1. Why get vaccinated?
Hepatitis B vaccine can prevent hepatitis B. Hepatitis B is a liver disease that can cause mild illness lasting a few weeks, or it can lead to a serious, lifelong illness.
Acute hepatitis B is a short-term illness that can lead to fever, fatigue, loss of appetite, nausea, vomiting, jaundice (yellow skin or eyes, dark urine, clay-colored bowel movements), and pain in the muscles, joints, and stomach.
Chronic hepatitis B is a long-term illness that occurs when the hepatitis B virus remains in a person’s body. Most people who go on to develop chronic hepatitis B do not have symptoms, but it is still very serious and can lead to liver damage (cirrhosis), liver cancer, and death. Chronically infected people can spread hepatitis B virus to others, even if they do not feel or look sick themselves.
Hepatitis B is spread when blood, semen, or other body fluid infected with the hepatitis B virus enters the body of a person who is not infected. People can become infected through:
Birth (if a pregnant person has hepatitis B, their baby can become infected)
Sharing items such as razors or toothbrushes with an infected person
Contact with the blood or open sores of an infected person
Sex with an infected partner
Sharing needles, syringes, or other drug-injection equipment
Exposure to blood from needlesticks or other sharp instruments
Most people who are vaccinated with hepatitis B vaccine are immune for life.
2. Hepatitis B vaccine
Hepatitis B vaccine is usually given as 2, 3, or 4 shots.
Infants should get their first dose of hepatitis B vaccine at birth and will usually complete the series at 6–18 months of age. The birth dose of hepatitis B vaccine is an important part of preventing long-term illness in infants and the spread of hepatitis B in the United States.
Anyone 59 years of age or younger who has not yet gotten the vaccine should be vaccinated.
Hepatitis B vaccination is recommended for adults 60 years or older at increased risk of exposure to hepatitis B who were not vaccinated previously. Adults 60 years or older who are not at increased risk and were not vaccinated in the past may also be vaccinated.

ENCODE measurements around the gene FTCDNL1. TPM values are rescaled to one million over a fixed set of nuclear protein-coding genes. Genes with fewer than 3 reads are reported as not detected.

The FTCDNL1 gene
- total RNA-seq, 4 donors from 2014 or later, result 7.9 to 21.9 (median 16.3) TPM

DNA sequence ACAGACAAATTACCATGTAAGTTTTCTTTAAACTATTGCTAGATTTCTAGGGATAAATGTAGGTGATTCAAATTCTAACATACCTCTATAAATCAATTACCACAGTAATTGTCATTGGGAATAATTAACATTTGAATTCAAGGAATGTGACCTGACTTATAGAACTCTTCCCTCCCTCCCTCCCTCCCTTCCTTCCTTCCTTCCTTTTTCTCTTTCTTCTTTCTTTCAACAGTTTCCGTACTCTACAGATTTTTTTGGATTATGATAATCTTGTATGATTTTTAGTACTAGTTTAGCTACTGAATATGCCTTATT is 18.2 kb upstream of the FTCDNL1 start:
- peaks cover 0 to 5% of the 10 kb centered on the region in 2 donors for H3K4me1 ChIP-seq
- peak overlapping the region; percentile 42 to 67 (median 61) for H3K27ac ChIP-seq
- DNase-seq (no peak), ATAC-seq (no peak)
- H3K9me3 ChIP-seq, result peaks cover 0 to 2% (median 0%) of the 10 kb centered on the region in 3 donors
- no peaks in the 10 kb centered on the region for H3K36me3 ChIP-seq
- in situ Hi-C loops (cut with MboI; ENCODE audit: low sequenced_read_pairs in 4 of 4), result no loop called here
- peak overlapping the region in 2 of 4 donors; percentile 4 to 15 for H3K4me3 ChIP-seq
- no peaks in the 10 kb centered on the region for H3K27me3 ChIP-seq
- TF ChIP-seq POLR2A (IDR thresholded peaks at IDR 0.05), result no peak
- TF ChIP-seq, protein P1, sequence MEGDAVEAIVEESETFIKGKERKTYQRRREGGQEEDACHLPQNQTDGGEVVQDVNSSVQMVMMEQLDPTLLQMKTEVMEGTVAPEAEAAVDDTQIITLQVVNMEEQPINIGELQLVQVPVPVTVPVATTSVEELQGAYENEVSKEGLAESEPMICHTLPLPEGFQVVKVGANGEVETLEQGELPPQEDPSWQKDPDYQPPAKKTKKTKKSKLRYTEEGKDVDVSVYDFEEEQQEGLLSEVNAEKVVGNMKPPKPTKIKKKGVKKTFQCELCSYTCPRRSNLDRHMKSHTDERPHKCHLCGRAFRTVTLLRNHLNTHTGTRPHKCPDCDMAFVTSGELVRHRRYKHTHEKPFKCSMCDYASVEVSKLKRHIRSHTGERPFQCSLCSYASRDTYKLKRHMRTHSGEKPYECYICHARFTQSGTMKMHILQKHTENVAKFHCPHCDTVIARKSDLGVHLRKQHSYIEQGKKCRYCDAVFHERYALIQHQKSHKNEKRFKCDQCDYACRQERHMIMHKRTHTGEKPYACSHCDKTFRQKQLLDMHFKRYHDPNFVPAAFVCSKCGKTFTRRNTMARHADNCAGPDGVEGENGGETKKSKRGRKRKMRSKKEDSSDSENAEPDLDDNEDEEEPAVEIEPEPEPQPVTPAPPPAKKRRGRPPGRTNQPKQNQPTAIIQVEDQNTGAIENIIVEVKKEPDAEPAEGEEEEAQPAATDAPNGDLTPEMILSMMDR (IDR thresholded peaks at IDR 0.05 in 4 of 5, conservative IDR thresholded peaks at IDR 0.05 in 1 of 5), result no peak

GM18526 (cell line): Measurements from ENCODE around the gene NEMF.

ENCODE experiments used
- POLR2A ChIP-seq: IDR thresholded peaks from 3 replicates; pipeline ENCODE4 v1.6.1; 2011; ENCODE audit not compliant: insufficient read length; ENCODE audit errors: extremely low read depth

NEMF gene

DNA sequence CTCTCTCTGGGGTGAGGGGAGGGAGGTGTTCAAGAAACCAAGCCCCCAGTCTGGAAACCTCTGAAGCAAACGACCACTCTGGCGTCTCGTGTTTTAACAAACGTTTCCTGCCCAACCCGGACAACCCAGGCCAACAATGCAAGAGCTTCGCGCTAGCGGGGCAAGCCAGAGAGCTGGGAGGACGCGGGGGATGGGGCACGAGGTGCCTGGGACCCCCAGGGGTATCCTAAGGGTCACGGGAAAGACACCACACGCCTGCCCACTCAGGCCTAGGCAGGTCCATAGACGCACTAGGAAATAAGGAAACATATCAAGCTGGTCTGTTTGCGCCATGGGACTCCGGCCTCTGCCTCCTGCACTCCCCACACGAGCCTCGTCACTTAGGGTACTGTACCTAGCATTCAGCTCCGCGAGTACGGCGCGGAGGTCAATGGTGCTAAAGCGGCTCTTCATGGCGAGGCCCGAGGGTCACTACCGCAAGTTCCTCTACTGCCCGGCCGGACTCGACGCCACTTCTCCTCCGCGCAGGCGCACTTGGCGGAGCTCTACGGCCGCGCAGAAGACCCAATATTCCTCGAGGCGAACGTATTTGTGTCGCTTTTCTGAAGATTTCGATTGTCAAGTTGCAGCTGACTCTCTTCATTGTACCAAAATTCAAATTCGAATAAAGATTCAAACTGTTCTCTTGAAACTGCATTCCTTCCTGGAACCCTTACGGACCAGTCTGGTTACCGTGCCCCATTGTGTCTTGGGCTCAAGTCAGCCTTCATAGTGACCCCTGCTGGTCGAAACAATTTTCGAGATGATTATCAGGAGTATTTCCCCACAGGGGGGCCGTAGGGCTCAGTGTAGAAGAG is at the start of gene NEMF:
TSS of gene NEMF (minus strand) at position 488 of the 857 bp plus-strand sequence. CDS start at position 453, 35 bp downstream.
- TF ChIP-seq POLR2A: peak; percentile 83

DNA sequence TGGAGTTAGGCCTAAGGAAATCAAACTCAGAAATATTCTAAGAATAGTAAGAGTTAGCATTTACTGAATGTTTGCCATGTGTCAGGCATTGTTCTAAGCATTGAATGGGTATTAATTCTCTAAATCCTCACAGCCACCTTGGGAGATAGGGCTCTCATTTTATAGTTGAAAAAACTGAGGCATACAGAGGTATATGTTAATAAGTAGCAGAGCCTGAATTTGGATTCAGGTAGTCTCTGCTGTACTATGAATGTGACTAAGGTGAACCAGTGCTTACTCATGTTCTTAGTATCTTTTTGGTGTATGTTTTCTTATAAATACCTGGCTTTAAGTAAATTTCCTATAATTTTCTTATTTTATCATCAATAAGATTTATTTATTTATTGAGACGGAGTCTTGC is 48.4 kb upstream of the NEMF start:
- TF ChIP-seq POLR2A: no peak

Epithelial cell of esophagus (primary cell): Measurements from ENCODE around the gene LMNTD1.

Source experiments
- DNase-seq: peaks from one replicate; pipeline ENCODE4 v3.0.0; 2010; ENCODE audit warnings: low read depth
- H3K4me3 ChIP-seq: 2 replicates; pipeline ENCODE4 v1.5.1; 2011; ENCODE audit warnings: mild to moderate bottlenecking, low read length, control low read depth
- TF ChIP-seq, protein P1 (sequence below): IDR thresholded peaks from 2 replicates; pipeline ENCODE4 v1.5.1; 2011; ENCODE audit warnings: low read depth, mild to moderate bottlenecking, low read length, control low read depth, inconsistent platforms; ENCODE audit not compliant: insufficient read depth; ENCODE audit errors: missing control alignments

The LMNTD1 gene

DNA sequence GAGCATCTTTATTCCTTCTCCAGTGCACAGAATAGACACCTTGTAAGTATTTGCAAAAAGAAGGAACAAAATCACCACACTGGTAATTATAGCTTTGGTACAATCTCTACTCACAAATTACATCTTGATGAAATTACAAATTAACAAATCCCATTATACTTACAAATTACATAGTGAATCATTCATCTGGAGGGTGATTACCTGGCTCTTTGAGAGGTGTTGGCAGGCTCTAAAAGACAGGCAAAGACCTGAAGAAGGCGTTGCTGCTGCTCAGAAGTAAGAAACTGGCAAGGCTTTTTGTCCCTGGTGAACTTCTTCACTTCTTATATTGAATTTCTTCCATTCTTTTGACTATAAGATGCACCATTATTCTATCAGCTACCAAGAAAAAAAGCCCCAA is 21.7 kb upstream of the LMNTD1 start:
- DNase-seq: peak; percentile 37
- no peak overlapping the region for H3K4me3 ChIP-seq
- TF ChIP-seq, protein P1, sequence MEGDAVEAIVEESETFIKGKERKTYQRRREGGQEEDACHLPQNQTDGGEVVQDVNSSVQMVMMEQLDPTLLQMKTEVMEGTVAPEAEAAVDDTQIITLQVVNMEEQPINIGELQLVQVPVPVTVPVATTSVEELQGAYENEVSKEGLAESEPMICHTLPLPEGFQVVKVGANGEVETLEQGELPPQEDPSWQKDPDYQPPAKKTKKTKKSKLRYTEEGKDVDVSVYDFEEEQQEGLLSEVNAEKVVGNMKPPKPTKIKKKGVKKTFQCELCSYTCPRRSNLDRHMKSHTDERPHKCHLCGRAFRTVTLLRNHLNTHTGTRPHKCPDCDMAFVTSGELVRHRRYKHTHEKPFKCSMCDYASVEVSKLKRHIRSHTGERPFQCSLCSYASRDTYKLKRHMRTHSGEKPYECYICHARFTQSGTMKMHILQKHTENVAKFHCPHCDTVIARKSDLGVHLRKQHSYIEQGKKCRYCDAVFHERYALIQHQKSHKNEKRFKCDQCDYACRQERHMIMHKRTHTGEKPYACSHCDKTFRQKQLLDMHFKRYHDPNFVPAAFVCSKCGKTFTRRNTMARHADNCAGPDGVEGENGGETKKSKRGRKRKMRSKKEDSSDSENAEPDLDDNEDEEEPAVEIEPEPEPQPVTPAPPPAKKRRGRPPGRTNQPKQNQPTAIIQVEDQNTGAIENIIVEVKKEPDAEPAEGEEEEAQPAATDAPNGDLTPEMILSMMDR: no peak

Hepatitis B vaccine may be given as a stand-alone vaccine, or as part of a combination vaccine (a type of vaccine that combines more than one vaccine together into one shot).
Hepatitis B vaccine may be given at the same time as other vaccines.
3. Talk with your health care provider
Tell your vaccination provider if the person getting the vaccine:
Has had an allergic reaction after a previous dose of hepatitis B vaccine, or has any severe, life-threatening allergies In some cases, your health care provider may decide to postpone hepatitis B vaccination until a future visit.
Pregnant or breastfeeding people who were not vaccinated previously should be vaccinated. Pregnancy or breastfeeding are not reasons to avoid hepatitis B vaccination.
People with minor illnesses, such as a cold, may be vaccinated. People who are moderately or severely ill should usually wait until they recover before getting hepatitis B vaccine.
Your health care provider can give you more information.
4. Risks of a vaccine reaction
Soreness where the shot is given, fever, headache, and fatigue (feeling tired) can happen after hepatitis B vaccination.
People sometimes faint after medical procedures, including vaccination. Tell your provider if you feel dizzy or have vision changes or ringing in the ears.
As with any medicine, there is a very remote chance of a vaccine causing a severe allergic reaction, other serious injury, or death.
5. What if there is a serious problem?
An allergic reaction could occur after the vaccinated person leaves the clinic. If you see signs of a severe allergic reaction (hives, swelling of the face and throat, difficulty breathing, a fast heartbeat, dizziness, or weakness), call 9-1-1 and get the person to the nearest hospital.
For other signs that concern you, call your health care provider.
Adverse reactions should be reported to the Vaccine Adverse Event Reporting System (VAERS). Your health care provider will usually file this report, or you can do it yourself. Visit the VAERS website at www.vaers.hhs.gov or call 1-800-822-7967. VAERS is only for reporting reactions, and VAERS staff members do not give medical advice.
6. The National Vaccine Injury Compensation Program
The National Vaccine Injury Compensation Program (VICP) is a federal program that was created to compensate people who may have been injured by certain vaccines. Claims regarding alleged injury or death due to vaccination have a time limit for filing, which may be as short as two years. Visit the VICP website at www.hrsa.gov/vaccinecompensation or call 1-800-338-2382 to learn about the program and about filing a claim.
7. How can I learn more?
Ask your health care provider.
Call your local or state health department.
Visit the website of the Food and Drug Administration (FDA) for vaccine package inserts and additional information at www.fda.gov/vaccines-blood-biologics/vaccines
Contact the Centers for Disease Control and Prevention (CDC):
Call 1-800-232-4636 (1-800-CDC-INFO) or
Visit CDC’s website at www.cdc.gov/vaccines.
Many vaccine information statements are available in Spanish and other languages. See www.immunize.org/vis
Hojas de información sobre vacunas están disponibles en español y en muchos otros idiomas. Visite www.immunize.org/vis
Vaccine Information Statement (Interim)
Vaccine Information Statement
Hepatitis B Vaccine
42 U.S.C § 300aa-26
Department of Health and Human Services
Centers for Disease Control and Prevention